Randy Moore on shooting ‘Escape From Tomorrow’ at Disney parks
This year’s Sundance Film Festival was graced with a genuine shock entry: “Escape From Tomorrow,” by first-time filmmaker Randy Moore. Its hook: It was filmed on the sly inside both Disney World and Disneyland. Depicting a father’s increasingly loopy meltdown while on family vacation, its creation is only slightly less amazing than the fact that Disney hasn’t sued it out of existence. Instead, it comes to a theater near you.
Despite its origins, it doesn’t look guerilla. It’s very clean.
I did not want it to look like a found footage film, especially someone’s home video that was discovered or something like that. I wanted it to have a cinematic quality, which is one of the reasons why we chose to shoot it in black and white.
Did you do a lot of tests before shooting?
Tons. Originally I was going to go in with some friends of mine who weren’t professional actors. Then I would go there while I was working on the script. I would take one or both of my kids with me. I thought it was too creepy to go by myself, even though there are a lot of people who do that, which is… weird.
You shot with the high-resolution Canon 5D Mark II, which looks like a classic, regular camera for photos. Was that helpful in making sure you weren’t busted?
I imagine it was. Although while we were shooting we saw a bunch of college freshmen running in with a Sony EX3 on tripod legs. That’s almost as big as a studio camera. And no one stopped them at all.
Disney seems to be shockingly lax about people shooting in the park. They even allow tourists to upload videos of rides to YouTube. Have you had any contact with them, that you can talk about?
I can talk about everything because I’ve had no experience whatsoever with them. They have not contacted me or anyone else with the production.
Did you talk to lawyers to make sure it was all legal?
I didn’t while I was making the film, because I knew if I did I would instantly start second guessing story points or shots or things in general. I wanted to have a pure cut of the film the way I wanted it before I started to think about legal matters. Once we got a distributor that’s when we started vetting the film to lawyers.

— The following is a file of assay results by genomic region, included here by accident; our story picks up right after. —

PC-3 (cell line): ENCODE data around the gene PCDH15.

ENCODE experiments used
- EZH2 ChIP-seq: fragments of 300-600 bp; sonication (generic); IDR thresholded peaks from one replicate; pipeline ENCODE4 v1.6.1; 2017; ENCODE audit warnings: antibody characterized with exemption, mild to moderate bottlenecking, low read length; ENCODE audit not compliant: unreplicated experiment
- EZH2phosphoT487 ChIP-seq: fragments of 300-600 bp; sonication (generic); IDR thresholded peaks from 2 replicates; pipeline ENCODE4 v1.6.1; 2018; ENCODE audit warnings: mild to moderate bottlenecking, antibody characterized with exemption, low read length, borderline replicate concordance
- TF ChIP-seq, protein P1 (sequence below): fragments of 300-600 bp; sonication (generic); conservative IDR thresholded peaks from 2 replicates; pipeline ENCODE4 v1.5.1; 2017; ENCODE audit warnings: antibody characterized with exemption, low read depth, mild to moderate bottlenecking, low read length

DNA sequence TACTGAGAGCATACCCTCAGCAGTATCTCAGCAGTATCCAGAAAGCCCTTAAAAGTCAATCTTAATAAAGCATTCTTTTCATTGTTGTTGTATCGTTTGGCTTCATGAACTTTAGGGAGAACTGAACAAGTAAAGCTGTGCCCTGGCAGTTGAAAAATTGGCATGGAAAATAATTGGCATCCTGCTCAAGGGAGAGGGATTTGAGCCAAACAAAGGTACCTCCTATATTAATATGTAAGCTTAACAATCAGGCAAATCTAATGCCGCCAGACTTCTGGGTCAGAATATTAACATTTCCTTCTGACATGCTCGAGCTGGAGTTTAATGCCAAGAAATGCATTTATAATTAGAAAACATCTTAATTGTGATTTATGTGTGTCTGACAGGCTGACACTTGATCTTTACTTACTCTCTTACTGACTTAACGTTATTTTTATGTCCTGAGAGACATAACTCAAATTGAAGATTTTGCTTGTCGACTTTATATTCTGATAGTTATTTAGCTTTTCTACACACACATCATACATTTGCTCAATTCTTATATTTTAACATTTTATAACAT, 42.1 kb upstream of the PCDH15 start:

Is that why the name Disney is bleeped out in the dialogue?
Actually that’s in the Sundance version. And that was just more kind of a dark joke. We emphasized a few things more to make it obvious that we were parodying these corporations.
How were you directing your actors while in the park to make it look like you weren’t directing them?
Very subtly. [Laughs] We’d wander up to them and say, “Maybe you should say this slower,” then wander away. We rehearsed in the hotels in the morning before we’d go to the park. And we had extensive shot lists that we followed religiously. When it came time to shoot, it was just bring the actors, place them there and say, “OK, hope you remember what we did this morning!” If we were in an area with a lot of people, I would try to limit takes to four max. We’d try to get things in two takes or three.
In between takes they were just trying to look like they were on vacation? Yeah. [Laughs]
It would seem directing children would be a bit more difficult in such high-wire circumstances.
The girl was very professional. The boy was great, too. He was younger than the girl, so he really wanted to go on the rides. That was the hardest thing sometimes, because we just didn’t have time to take him all the time. We tried to keep his schedule as light as possible so his mom or dad could take him on rides when he wasn’t working.
Is this based on your own experiences as a parent or a parody of family life?
I think a little of both. Certainly I’ve felt the same way that the characters do — all the characters. I’ve felt like the little boy at times, I’ve felt like Jim the father, and gotten frustrated just like the mother. I’ve spent a lot of time going to those parks when I was a boy, so I have a pretty deep connection there.